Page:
This result was not challenged by any of the parties. Going forward, the parties agreed that their mutual authority with respect to PHR would be governed by the Georgia Limited Liability Company Act,3 even as they continued to perform the roles established by the original operating agreement to carry out the revitalization agreement between PHR and the AHA.
As the housing portions of the project moved forward, progress on the golf course languished, and in 2006, PHR and the AHA amended the revitalization agreement to eliminate the golf course feature of the project.4 As a result, Perry Golf believed it had been unfairly cut out of the project and filed the instant suit against AHA, Brock Built, and Columbia. Enumerating various claims including breach of contract and breach of fiduciary duty, Perry Golf alleged that the two other members of PHR wrongfully voted (by two to one majority vote) to remove the golf course from the plan, and that AHA and PHR wrongfully amended the revitalization agreement. AHA moved for a judgment on the pleadings, Columbia answered and moved to compel arbitration, Brock Built counterclaimed and brought third party claims, and the trial court dismissed all claims against all parties.5 That order was appealed to this Court, which affirmed in part and reversed in part the dismissal, allowing certain claims to proceed, including alleged breach of fiduciary duty by both Brock Built and Perry Golf.6
On remittur, Columbia renewed its motion to compel arbitration of Perry Golf's claims, and the trial court ordered the parties to binding arbitration. In 2015, the arbitrator entered an award favoring Columbia (“Second Arbitration”), and the trial court confirmed the award, giving rise to this appeal.
1. Perry Golf contends that the trial court erred by compelling arbitration because the operating agreement containing the arbitration clause was deemed to be unenforceable in the First Arbitration. Based on the scope of that proceeding, which did not include Columbia, we disagree.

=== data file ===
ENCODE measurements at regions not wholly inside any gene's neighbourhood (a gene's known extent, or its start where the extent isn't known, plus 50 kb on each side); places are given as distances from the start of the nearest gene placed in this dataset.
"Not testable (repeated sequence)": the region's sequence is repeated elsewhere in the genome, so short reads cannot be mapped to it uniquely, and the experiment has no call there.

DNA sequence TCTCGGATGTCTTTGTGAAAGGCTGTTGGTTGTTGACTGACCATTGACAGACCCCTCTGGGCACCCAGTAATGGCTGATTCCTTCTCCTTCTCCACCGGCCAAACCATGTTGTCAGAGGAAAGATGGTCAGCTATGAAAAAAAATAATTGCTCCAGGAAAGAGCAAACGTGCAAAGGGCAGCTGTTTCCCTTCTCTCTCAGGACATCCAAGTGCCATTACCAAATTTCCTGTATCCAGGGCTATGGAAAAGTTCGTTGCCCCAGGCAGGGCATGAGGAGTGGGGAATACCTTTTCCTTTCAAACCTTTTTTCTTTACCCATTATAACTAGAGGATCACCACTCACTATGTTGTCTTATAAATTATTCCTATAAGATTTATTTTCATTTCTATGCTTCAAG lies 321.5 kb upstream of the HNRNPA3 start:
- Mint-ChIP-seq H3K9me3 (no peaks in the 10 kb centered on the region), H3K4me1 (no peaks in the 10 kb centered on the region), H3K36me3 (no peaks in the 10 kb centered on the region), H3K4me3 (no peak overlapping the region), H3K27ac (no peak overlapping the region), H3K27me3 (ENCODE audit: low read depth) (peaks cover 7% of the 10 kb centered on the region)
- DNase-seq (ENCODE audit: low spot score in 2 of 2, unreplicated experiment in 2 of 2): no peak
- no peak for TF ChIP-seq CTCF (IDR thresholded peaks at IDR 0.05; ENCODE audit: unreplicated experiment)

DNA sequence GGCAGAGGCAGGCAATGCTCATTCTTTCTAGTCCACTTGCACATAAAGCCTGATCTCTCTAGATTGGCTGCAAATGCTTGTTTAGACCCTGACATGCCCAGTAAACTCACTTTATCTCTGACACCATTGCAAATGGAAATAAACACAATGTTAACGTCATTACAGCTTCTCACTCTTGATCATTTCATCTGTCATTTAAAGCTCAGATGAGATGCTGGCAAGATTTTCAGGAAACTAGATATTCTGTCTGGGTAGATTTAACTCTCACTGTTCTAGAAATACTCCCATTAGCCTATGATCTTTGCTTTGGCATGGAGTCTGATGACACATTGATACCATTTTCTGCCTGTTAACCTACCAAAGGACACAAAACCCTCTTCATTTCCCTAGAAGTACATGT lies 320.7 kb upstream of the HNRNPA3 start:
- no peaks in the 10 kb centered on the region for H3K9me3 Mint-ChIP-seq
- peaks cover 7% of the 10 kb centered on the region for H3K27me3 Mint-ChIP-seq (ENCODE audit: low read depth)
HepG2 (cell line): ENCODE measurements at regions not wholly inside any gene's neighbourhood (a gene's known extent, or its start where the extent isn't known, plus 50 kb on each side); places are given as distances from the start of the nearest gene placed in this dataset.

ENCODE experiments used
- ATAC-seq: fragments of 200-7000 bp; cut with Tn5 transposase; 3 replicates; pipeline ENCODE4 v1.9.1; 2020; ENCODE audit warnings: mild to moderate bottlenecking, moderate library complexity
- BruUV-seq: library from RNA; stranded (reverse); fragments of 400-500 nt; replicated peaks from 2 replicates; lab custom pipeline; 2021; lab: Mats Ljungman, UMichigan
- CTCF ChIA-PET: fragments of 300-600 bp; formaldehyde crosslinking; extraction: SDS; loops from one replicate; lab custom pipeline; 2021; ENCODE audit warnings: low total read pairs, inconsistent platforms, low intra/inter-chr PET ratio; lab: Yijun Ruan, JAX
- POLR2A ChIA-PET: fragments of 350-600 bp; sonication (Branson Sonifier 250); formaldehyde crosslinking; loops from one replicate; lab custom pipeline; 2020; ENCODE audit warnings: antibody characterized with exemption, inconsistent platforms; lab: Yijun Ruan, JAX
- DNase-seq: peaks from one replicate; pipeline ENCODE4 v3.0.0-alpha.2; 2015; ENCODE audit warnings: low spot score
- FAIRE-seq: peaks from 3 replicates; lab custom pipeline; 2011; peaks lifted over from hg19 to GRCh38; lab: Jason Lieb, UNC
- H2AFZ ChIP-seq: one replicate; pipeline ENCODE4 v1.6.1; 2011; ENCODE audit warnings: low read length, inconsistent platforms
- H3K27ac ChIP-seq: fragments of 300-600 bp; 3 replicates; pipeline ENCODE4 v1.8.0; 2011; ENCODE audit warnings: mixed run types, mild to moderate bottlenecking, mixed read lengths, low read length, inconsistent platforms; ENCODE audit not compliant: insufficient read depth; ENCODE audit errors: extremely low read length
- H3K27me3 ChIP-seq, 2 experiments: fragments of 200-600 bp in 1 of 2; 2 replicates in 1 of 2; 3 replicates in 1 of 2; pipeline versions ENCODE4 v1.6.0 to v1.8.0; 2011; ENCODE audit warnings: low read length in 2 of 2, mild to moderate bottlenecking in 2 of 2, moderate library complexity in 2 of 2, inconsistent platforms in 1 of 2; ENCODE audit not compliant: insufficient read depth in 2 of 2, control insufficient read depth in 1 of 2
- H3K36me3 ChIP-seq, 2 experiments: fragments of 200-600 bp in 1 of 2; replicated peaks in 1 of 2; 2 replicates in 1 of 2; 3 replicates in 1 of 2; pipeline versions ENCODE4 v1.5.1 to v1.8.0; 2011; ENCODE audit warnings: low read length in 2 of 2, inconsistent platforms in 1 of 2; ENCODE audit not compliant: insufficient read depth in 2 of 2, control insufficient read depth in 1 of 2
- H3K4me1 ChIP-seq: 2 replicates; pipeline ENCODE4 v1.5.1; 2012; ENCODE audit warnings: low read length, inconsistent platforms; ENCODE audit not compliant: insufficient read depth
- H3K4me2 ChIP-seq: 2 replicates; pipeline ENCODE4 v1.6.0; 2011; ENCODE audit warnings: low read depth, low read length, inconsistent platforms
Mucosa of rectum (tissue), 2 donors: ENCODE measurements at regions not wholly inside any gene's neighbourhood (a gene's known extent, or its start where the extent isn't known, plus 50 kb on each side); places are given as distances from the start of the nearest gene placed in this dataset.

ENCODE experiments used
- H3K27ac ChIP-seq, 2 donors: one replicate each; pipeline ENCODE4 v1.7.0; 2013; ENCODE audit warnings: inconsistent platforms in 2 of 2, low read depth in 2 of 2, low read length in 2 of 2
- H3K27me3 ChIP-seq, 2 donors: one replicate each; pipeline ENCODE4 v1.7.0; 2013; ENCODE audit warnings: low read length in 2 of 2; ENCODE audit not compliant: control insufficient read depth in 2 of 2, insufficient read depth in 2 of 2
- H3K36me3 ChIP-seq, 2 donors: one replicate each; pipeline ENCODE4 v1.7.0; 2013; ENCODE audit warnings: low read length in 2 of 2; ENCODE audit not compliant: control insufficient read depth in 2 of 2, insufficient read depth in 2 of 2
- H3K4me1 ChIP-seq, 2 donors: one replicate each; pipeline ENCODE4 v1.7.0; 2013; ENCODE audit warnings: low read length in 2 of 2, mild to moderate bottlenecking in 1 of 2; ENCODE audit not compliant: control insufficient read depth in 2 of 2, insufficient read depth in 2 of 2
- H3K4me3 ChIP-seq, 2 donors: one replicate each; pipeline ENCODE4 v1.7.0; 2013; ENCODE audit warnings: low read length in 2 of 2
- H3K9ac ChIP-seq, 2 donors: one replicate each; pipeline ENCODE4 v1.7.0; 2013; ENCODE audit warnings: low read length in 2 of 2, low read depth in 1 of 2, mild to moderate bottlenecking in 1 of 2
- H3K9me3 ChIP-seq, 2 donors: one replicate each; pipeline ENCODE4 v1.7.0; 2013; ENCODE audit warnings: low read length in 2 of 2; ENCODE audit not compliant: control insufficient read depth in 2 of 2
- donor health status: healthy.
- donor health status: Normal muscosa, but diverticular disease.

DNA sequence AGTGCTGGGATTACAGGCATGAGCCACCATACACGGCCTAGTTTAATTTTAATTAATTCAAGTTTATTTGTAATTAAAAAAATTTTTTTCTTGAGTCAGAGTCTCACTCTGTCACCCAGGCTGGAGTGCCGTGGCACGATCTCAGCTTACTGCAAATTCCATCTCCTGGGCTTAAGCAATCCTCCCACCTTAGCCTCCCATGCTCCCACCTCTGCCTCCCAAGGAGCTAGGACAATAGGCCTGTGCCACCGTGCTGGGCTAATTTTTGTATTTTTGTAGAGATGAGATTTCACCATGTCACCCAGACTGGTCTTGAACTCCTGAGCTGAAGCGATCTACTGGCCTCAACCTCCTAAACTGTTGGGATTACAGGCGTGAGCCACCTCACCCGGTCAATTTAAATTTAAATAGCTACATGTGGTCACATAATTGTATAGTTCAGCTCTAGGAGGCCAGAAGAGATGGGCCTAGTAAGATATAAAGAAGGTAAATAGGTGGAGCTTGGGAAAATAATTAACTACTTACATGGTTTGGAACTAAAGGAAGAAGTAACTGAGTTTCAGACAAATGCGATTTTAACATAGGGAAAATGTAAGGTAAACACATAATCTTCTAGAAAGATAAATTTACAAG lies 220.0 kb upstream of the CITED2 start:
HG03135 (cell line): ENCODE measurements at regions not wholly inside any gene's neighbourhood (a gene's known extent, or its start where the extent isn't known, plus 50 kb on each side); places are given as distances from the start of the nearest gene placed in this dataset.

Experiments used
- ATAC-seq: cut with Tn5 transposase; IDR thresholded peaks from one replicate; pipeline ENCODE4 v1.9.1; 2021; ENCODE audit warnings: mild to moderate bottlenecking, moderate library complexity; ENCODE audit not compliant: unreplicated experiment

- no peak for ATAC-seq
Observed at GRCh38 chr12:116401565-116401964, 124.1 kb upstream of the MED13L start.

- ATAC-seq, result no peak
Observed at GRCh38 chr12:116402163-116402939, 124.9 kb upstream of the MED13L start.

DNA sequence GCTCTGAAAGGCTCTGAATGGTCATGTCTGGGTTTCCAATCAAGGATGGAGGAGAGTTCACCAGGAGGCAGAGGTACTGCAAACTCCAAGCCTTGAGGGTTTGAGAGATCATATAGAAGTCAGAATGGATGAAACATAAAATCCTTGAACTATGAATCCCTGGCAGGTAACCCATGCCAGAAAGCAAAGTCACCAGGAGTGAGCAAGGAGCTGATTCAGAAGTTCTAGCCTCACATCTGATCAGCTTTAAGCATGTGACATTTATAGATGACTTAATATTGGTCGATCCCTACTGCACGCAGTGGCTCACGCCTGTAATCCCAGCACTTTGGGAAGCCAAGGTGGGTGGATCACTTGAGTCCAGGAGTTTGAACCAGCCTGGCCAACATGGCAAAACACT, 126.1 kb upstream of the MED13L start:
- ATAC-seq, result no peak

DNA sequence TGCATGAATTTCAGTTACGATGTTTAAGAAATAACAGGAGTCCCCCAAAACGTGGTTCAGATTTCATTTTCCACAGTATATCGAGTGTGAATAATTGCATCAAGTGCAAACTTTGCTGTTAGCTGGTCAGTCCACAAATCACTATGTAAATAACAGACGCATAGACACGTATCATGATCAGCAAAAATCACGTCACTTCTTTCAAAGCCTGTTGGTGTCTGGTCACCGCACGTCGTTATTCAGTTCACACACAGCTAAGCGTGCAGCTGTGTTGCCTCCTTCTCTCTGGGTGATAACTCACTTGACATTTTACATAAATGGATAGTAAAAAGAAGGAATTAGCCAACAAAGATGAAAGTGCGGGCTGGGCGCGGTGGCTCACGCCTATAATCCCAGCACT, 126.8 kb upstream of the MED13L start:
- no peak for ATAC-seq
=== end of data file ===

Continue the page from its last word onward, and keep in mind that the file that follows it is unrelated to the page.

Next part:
“Arbitration is a matter of contract and a party cannot be required to submit to arbitration any dispute which he has not agreed so to submit. Therefore, the question of arbitrability, i.e., whether an agreement creates a duty for the parties to arbitrate the particular grievance, is undeniably an issue for judicial determination.” 7 “And the validity of an arbitration agreement is generally governed by state law principles of contract formation.”8
Here, the arbitration clause is found in the operating agreement, which was the subject of the First Arbitration between Perry Golf and Brock Built. Perry Golf argues that the operating agreement is unenforceable, relying on the fact that the First Arbitration resulted in a finding that the operating agreement was unenforceable due to the lack of mutuality between Perry Golf and Brock Built.
As a threshold matter, we note that the First Arbitration did not include Columbia, the appellee in this case. Accordingly, to the extent that Perry Golf makes a collateral estoppel argument, the First Arbitration's ruling does not bind Columbia here because it was not a party to the First Arbitration, and its obligations under the operating agreement were not the same as Brock Built's.9 Therefore, the First Arbitration lacks the identity of issues and parties to be binding on Columbia now.10